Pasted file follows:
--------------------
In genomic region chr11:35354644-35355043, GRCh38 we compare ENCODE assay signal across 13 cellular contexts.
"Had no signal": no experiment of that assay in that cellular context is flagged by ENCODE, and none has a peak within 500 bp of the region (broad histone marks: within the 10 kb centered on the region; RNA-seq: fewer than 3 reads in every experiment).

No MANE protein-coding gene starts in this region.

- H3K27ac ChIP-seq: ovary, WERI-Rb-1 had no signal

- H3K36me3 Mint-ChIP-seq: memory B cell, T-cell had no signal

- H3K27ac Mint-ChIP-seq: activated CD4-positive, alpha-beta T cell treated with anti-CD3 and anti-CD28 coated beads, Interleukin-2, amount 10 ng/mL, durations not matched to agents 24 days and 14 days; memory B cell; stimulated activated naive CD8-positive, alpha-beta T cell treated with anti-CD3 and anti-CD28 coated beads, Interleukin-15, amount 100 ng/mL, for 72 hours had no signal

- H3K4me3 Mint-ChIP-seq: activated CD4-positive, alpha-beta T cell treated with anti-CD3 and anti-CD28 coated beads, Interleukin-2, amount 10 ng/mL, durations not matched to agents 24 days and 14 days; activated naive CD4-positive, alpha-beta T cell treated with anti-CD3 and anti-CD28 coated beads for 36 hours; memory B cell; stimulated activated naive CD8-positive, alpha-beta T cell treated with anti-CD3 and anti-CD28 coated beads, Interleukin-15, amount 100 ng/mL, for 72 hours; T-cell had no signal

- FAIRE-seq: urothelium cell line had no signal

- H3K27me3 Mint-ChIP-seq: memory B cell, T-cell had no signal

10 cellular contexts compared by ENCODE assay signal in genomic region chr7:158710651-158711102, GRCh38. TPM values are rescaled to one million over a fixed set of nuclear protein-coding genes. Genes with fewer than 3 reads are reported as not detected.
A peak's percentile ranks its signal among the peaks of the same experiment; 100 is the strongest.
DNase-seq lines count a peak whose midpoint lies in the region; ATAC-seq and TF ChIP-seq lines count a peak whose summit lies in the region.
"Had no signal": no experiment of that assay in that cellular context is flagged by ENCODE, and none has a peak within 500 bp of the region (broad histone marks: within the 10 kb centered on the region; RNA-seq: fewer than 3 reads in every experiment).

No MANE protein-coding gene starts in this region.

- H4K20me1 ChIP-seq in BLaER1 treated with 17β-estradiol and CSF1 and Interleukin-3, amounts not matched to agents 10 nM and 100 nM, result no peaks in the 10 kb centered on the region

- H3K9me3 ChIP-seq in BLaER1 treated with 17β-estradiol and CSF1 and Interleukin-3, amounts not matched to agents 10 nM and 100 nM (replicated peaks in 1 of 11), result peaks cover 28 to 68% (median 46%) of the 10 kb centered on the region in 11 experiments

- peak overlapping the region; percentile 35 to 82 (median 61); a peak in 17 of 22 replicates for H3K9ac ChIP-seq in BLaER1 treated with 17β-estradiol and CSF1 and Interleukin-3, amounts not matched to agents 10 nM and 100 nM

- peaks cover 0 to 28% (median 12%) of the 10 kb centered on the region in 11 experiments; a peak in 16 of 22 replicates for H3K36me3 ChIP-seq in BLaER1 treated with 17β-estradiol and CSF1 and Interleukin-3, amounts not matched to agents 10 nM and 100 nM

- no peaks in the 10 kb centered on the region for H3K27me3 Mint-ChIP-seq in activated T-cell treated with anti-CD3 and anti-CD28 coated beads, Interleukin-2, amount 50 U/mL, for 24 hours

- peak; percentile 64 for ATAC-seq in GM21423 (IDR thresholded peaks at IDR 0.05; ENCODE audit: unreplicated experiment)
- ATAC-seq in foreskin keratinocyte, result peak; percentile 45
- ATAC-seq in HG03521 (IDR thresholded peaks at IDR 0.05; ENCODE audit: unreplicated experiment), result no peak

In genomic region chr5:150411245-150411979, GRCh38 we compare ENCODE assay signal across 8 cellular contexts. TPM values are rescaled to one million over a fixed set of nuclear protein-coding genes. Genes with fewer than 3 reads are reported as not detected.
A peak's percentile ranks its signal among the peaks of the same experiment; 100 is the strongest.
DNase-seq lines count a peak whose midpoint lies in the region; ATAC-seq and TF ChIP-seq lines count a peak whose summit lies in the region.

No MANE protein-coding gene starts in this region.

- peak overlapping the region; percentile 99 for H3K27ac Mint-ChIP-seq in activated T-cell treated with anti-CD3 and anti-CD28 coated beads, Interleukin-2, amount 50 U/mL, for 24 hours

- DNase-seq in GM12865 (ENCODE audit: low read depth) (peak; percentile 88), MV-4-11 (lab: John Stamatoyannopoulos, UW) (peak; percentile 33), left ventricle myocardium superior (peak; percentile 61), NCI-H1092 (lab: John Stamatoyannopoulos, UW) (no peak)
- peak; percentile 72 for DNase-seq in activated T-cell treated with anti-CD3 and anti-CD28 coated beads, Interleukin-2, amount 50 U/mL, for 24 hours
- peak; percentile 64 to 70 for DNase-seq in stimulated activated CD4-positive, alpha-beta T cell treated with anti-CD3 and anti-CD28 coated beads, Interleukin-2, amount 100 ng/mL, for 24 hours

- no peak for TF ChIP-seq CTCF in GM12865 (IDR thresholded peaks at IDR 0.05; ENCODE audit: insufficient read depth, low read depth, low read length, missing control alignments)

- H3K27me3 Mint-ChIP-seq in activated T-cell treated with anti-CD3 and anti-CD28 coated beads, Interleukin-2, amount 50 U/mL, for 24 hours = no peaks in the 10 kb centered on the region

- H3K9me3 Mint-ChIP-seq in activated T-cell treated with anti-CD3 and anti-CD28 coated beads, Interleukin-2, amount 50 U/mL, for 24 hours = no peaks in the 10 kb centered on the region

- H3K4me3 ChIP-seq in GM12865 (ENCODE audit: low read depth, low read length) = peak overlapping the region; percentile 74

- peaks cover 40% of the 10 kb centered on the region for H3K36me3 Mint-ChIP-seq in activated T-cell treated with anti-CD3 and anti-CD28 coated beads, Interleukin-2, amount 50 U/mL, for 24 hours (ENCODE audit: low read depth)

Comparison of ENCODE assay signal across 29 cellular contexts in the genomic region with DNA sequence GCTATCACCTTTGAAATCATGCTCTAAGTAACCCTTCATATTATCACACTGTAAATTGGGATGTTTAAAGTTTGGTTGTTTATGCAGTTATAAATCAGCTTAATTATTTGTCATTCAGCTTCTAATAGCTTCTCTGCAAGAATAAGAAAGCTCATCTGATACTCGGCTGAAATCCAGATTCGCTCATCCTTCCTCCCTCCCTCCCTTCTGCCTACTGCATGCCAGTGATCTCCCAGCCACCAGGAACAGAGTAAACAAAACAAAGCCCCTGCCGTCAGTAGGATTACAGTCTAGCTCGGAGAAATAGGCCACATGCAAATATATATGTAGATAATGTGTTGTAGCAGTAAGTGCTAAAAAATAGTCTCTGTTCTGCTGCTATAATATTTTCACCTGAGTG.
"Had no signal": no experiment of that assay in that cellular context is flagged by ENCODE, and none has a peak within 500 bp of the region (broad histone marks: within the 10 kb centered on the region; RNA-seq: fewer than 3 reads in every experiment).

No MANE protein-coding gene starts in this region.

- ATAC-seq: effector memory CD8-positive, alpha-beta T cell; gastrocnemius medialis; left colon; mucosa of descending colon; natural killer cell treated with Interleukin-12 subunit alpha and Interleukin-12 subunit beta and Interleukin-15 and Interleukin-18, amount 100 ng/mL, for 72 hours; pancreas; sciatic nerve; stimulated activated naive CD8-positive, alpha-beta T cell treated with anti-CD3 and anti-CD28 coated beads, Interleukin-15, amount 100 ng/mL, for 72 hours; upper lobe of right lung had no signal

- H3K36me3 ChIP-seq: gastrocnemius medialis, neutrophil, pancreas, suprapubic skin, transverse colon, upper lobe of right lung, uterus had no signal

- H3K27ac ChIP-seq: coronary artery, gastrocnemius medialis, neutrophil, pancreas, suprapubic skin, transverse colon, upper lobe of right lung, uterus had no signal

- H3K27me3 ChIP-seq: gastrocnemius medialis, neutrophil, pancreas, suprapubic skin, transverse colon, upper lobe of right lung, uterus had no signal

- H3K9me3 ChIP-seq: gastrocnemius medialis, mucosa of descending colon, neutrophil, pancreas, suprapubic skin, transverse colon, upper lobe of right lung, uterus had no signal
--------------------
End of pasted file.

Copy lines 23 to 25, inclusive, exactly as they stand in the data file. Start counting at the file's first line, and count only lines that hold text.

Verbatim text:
In genomic region chr5:150411245-150411979, GRCh38 we compare ENCODE assay signal across 8 cellular contexts. TPM values are rescaled to one million over a fixed set of nuclear protein-coding genes. Genes with fewer than 3 reads are reported as not detected.
A peak's percentile ranks its signal among the peaks of the same experiment; 100 is the strongest.
DNase-seq lines count a peak whose midpoint lies in the region; ATAC-seq and TF ChIP-seq lines count a peak whose summit lies in the region.